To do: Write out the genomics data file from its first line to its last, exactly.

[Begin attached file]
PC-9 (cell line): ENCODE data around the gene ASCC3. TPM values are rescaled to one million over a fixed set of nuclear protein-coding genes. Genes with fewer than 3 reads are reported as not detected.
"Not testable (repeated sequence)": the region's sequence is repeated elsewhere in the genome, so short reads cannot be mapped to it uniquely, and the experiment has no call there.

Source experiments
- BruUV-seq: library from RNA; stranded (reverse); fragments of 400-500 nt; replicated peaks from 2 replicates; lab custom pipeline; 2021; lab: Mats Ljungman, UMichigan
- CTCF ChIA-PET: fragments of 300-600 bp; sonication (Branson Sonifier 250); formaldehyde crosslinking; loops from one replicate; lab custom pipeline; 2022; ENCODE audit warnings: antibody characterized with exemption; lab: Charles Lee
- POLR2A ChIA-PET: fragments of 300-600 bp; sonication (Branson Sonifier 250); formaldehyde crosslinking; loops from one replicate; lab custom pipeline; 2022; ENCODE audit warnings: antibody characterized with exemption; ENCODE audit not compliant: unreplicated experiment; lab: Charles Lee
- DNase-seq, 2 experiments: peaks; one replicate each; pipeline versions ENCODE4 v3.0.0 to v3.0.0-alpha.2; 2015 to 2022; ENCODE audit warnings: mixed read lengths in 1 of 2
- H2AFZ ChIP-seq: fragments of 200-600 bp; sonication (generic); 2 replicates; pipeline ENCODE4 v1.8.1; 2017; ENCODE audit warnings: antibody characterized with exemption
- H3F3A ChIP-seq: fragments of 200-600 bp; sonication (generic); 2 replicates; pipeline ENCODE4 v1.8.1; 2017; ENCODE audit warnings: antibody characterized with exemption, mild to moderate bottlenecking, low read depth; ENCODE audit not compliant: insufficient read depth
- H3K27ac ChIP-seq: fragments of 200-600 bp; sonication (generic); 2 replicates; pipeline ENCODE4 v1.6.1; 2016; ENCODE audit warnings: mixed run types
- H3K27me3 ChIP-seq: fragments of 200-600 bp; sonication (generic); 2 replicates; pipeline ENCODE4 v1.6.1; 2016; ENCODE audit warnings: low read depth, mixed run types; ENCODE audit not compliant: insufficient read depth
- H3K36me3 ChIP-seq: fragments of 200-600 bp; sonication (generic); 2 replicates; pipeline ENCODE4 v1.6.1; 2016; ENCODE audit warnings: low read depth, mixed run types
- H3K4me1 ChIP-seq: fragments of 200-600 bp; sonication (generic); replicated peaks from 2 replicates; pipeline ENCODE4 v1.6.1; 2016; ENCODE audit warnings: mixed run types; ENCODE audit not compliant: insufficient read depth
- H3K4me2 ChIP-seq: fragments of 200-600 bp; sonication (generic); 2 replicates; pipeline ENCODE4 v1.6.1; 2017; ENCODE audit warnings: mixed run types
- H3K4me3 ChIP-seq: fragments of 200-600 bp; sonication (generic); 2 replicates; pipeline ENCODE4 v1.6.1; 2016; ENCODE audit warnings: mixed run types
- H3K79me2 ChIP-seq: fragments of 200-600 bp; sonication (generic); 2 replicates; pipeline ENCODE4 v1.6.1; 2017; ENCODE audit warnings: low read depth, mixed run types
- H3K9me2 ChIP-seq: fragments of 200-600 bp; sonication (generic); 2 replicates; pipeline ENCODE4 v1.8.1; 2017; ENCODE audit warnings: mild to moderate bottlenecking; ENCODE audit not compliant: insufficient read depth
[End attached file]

PC-9 (cell line): ENCODE data around the gene ASCC3. TPM values are rescaled to one million over a fixed set of nuclear protein-coding genes. Genes with fewer than 3 reads are reported as not detected.
"Not testable (repeated sequence)": the region's sequence is repeated elsewhere in the genome, so short reads cannot be mapped to it uniquely, and the experiment has no call there.

Source experiments
- BruUV-seq: library from RNA; stranded (reverse); fragments of 400-500 nt; replicated peaks from 2 replicates; lab custom pipeline; 2021; lab: Mats Ljungman, UMichigan
- CTCF ChIA-PET: fragments of 300-600 bp; sonication (Branson Sonifier 250); formaldehyde crosslinking; loops from one replicate; lab custom pipeline; 2022; ENCODE audit warnings: antibody characterized with exemption; lab: Charles Lee
- POLR2A ChIA-PET: fragments of 300-600 bp; sonication (Branson Sonifier 250); formaldehyde crosslinking; loops from one replicate; lab custom pipeline; 2022; ENCODE audit warnings: antibody characterized with exemption; ENCODE audit not compliant: unreplicated experiment; lab: Charles Lee
- DNase-seq, 2 experiments: peaks; one replicate each; pipeline versions ENCODE4 v3.0.0 to v3.0.0-alpha.2; 2015 to 2022; ENCODE audit warnings: mixed read lengths in 1 of 2
- H2AFZ ChIP-seq: fragments of 200-600 bp; sonication (generic); 2 replicates; pipeline ENCODE4 v1.8.1; 2017; ENCODE audit warnings: antibody characterized with exemption
- H3F3A ChIP-seq: fragments of 200-600 bp; sonication (generic); 2 replicates; pipeline ENCODE4 v1.8.1; 2017; ENCODE audit warnings: antibody characterized with exemption, mild to moderate bottlenecking, low read depth; ENCODE audit not compliant: insufficient read depth
- H3K27ac ChIP-seq: fragments of 200-600 bp; sonication (generic); 2 replicates; pipeline ENCODE4 v1.6.1; 2016; ENCODE audit warnings: mixed run types
- H3K27me3 ChIP-seq: fragments of 200-600 bp; sonication (generic); 2 replicates; pipeline ENCODE4 v1.6.1; 2016; ENCODE audit warnings: low read depth, mixed run types; ENCODE audit not compliant: insufficient read depth
- H3K36me3 ChIP-seq: fragments of 200-600 bp; sonication (generic); 2 replicates; pipeline ENCODE4 v1.6.1; 2016; ENCODE audit warnings: low read depth, mixed run types
- H3K4me1 ChIP-seq: fragments of 200-600 bp; sonication (generic); replicated peaks from 2 replicates; pipeline ENCODE4 v1.6.1; 2016; ENCODE audit warnings: mixed run types; ENCODE audit not compliant: insufficient read depth
- H3K4me2 ChIP-seq: fragments of 200-600 bp; sonication (generic); 2 replicates; pipeline ENCODE4 v1.6.1; 2017; ENCODE audit warnings: mixed run types
- H3K4me3 ChIP-seq: fragments of 200-600 bp; sonication (generic); 2 replicates; pipeline ENCODE4 v1.6.1; 2016; ENCODE audit warnings: mixed run types
- H3K79me2 ChIP-seq: fragments of 200-600 bp; sonication (generic); 2 replicates; pipeline ENCODE4 v1.6.1; 2017; ENCODE audit warnings: low read depth, mixed run types
- H3K9me2 ChIP-seq: fragments of 200-600 bp; sonication (generic); 2 replicates; pipeline ENCODE4 v1.8.1; 2017; ENCODE audit warnings: mild to moderate bottlenecking; ENCODE audit not compliant: insufficient read depth